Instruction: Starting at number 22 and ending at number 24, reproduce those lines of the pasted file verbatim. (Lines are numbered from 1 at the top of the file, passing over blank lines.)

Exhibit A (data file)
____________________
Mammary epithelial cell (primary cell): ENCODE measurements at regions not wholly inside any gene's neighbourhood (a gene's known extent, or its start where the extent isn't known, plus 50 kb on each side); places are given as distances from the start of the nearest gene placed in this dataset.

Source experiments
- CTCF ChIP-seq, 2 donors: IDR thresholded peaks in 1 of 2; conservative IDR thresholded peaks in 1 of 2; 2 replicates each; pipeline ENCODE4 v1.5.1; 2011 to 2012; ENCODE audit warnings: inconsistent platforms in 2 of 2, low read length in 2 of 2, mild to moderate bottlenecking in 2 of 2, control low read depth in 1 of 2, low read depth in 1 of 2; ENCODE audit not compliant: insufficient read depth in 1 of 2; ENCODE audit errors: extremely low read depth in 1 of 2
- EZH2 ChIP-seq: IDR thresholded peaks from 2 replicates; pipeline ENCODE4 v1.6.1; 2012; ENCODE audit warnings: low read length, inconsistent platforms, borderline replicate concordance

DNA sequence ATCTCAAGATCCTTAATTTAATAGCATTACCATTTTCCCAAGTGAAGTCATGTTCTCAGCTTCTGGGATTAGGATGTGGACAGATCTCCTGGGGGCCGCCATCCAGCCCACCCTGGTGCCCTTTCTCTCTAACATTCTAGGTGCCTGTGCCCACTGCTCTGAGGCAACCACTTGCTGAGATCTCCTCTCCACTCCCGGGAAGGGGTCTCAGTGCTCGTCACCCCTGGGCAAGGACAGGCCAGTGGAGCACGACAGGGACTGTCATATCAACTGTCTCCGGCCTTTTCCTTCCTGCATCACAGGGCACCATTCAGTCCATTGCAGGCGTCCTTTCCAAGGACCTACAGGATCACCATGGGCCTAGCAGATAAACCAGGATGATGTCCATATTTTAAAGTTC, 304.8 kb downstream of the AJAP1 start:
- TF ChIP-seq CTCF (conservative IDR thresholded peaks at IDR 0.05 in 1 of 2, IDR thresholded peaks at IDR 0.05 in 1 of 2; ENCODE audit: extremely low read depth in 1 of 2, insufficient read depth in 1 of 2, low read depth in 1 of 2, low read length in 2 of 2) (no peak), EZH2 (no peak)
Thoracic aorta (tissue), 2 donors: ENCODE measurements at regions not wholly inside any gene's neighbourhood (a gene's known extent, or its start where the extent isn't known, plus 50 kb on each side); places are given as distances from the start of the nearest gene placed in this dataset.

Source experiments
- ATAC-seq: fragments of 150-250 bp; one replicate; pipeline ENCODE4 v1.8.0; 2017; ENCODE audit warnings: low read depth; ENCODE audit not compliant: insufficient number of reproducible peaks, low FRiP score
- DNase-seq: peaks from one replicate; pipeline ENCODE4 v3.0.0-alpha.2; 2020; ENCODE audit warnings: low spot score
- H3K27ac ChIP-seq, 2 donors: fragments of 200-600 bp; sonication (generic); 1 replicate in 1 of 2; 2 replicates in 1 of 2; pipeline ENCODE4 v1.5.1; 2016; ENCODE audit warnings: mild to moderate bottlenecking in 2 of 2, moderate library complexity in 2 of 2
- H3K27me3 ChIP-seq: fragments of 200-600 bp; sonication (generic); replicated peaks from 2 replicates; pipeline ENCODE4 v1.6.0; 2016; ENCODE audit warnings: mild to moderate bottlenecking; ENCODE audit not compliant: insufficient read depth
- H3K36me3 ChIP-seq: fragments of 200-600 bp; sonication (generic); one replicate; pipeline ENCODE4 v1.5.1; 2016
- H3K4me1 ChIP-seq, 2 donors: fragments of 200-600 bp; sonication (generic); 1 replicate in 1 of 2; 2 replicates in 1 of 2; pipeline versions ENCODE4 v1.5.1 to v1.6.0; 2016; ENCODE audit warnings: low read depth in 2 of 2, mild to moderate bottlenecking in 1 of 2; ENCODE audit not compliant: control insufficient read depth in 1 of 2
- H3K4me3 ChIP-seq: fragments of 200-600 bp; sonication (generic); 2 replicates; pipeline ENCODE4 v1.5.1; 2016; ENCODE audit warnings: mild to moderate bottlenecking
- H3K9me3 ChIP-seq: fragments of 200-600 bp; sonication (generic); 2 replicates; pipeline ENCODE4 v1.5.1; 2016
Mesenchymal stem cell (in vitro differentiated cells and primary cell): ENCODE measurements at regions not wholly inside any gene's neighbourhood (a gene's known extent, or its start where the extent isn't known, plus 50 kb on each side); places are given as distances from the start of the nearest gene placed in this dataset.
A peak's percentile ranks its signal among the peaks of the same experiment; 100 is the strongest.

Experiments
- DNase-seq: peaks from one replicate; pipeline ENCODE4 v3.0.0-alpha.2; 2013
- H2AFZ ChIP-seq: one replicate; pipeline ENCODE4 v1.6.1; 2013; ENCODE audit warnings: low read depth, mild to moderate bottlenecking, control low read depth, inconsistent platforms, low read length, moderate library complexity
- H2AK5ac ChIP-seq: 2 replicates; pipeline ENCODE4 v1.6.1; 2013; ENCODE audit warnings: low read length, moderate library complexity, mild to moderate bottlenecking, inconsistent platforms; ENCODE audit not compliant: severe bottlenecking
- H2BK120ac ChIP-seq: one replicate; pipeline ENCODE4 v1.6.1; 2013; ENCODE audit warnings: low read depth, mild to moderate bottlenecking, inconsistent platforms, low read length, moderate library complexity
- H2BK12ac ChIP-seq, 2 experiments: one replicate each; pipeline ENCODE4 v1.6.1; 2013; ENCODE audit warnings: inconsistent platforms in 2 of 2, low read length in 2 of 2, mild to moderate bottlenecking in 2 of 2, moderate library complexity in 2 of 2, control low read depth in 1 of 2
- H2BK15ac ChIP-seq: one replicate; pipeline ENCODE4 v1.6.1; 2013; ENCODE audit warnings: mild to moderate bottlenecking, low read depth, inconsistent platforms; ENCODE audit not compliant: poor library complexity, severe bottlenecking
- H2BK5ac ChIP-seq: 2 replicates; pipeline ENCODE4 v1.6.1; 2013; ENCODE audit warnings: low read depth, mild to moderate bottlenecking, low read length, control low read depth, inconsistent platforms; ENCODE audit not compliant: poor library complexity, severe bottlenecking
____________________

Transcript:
- H2AK5ac ChIP-seq: 2 replicates; pipeline ENCODE4 v1.6.1; 2013; ENCODE audit warnings: low read length, moderate library complexity, mild to moderate bottlenecking, inconsistent platforms; ENCODE audit not compliant: severe bottlenecking
- H2BK120ac ChIP-seq: one replicate; pipeline ENCODE4 v1.6.1; 2013; ENCODE audit warnings: low read depth, mild to moderate bottlenecking, inconsistent platforms, low read length, moderate library complexity
- H2BK12ac ChIP-seq, 2 experiments: one replicate each; pipeline ENCODE4 v1.6.1; 2013; ENCODE audit warnings: inconsistent platforms in 2 of 2, low read length in 2 of 2, mild to moderate bottlenecking in 2 of 2, moderate library complexity in 2 of 2, control low read depth in 1 of 2